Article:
RSV Vaccination Intention Among People Who Are or Plan to Become Pregnant

Jennifer K. Saper, Marie Heffernan, Norma Jean E. Simon, Matthew M. Davis, Michelle L. Macy

Research output: Contribution to journalArticlepeer-review


OBJECTIVES: Respiratory syncytial virus (RSV) is a common pediatric infection, with young infants being at the highest risk of hospitalization and long-term sequela. New preventive agents have been recommended to prevent severe RSV illness in infants, including a vaccine administered during pregnancy. The current rates of recommended vaccination in pregnancy are suboptimal. Our objective was to characterize interest in RSV vaccination during pregnancy among people across the United States who were pregnant or planning to become pregnant. METHODS: In March 2023, we conducted a national cross-sectional online survey of individuals 18 to 45 years old who were currently pregnant or trying to become pregnant on their perceptions of RSV-related illness and intentions to get vaccinated against RSV. We performed logistic regression analyses to determine the odds and predicted proportions of the likelihood of RSV vaccination during pregnancy, controlling for sociodemographic factors. RESULTS: Of 1619 completed surveys, 1528 were analyzed. 54% of respondents indicated that they were "very likely" to get vaccinated against RSV during pregnancy. The perception of RSV as a serious illness was the strongest predictor of vaccination likelihood. In the full regression model, predicted proportions of "very likely" to vaccinate against RSV followed a similar pattern (63% if RSV infection was perceived as serious and likely, 55% if serious and unlikely, 35% if not serious; P < .001). CONCLUSIONS: Raising awareness of RSV infection as likely and potentially serious for infants may be an influential component of targeted communications that promote RSV vaccine uptake during pregnancy.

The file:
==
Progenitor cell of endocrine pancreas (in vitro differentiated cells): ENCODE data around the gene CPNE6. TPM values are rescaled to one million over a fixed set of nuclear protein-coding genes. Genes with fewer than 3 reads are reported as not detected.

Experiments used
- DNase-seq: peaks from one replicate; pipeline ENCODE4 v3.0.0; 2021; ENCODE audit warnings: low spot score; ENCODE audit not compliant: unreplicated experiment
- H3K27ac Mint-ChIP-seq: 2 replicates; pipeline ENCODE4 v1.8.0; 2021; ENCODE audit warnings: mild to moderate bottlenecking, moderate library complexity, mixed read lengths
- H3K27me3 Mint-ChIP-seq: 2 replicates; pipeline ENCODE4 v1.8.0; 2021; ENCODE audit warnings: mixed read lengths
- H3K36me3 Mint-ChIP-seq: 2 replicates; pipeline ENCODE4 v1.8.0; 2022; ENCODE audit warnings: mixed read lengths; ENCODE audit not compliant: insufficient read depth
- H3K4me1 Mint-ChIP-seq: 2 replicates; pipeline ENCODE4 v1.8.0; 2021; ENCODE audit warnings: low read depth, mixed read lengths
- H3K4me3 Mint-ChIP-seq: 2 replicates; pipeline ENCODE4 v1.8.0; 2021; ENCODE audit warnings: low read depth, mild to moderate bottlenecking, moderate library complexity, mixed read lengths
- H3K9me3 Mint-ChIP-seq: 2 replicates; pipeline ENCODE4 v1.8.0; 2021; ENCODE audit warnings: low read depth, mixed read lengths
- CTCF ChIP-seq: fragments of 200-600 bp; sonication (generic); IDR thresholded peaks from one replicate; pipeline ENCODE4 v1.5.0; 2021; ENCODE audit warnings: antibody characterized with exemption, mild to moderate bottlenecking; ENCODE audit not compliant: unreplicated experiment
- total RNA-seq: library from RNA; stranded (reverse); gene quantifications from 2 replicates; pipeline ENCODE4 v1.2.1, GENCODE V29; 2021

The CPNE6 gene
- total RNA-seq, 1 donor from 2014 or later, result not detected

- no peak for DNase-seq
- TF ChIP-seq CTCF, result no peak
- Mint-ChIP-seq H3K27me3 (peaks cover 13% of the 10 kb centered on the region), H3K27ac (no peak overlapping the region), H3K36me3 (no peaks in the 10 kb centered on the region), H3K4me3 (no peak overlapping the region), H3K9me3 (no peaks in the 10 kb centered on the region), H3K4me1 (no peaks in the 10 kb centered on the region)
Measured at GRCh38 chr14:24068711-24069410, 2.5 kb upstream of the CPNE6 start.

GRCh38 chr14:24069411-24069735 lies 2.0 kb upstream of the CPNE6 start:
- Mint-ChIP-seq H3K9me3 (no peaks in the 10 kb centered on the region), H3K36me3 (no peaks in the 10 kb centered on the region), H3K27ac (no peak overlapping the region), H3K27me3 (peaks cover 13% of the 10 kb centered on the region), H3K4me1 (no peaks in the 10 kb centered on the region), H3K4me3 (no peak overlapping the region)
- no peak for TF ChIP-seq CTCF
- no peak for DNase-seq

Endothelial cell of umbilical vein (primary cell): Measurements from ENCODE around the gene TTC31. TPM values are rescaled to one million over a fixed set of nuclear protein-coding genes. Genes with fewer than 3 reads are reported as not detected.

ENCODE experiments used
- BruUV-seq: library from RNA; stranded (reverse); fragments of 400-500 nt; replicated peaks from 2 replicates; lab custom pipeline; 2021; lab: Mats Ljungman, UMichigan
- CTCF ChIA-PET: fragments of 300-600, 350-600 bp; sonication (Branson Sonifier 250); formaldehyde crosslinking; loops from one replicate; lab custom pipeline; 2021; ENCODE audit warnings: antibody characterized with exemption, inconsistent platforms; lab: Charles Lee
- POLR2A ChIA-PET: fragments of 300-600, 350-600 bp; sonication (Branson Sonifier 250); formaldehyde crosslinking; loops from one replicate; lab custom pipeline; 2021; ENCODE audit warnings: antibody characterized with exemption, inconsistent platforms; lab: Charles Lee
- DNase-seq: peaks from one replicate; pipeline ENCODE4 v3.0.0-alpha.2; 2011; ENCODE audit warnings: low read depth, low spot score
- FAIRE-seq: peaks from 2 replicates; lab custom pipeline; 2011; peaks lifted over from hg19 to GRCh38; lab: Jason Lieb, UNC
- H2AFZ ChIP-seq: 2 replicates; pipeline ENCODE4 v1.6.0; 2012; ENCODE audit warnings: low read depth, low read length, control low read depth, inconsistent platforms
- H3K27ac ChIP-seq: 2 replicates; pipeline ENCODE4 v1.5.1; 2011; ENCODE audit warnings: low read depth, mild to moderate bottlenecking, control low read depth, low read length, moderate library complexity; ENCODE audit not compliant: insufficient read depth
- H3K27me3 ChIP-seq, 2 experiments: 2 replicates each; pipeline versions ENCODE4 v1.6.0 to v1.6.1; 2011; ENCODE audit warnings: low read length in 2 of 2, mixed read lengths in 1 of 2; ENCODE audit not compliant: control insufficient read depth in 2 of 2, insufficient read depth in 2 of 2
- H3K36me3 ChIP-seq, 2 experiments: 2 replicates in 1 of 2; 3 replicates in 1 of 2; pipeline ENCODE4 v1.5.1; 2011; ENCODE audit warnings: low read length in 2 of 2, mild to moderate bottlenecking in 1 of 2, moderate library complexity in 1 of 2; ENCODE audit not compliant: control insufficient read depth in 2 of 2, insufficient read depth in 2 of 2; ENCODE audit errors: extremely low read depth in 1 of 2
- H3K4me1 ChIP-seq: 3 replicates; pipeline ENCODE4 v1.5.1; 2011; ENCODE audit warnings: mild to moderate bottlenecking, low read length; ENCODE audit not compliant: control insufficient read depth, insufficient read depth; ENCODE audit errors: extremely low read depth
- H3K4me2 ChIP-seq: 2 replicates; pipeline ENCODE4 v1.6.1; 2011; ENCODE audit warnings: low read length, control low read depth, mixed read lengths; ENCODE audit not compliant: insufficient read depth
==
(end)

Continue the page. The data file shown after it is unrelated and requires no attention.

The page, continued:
Original languageEnglish (US)
Issue number5
StatePublished - May 1 2024

ASJC Scopus subject areas

  • Pediatrics, Perinatology, and Child Health


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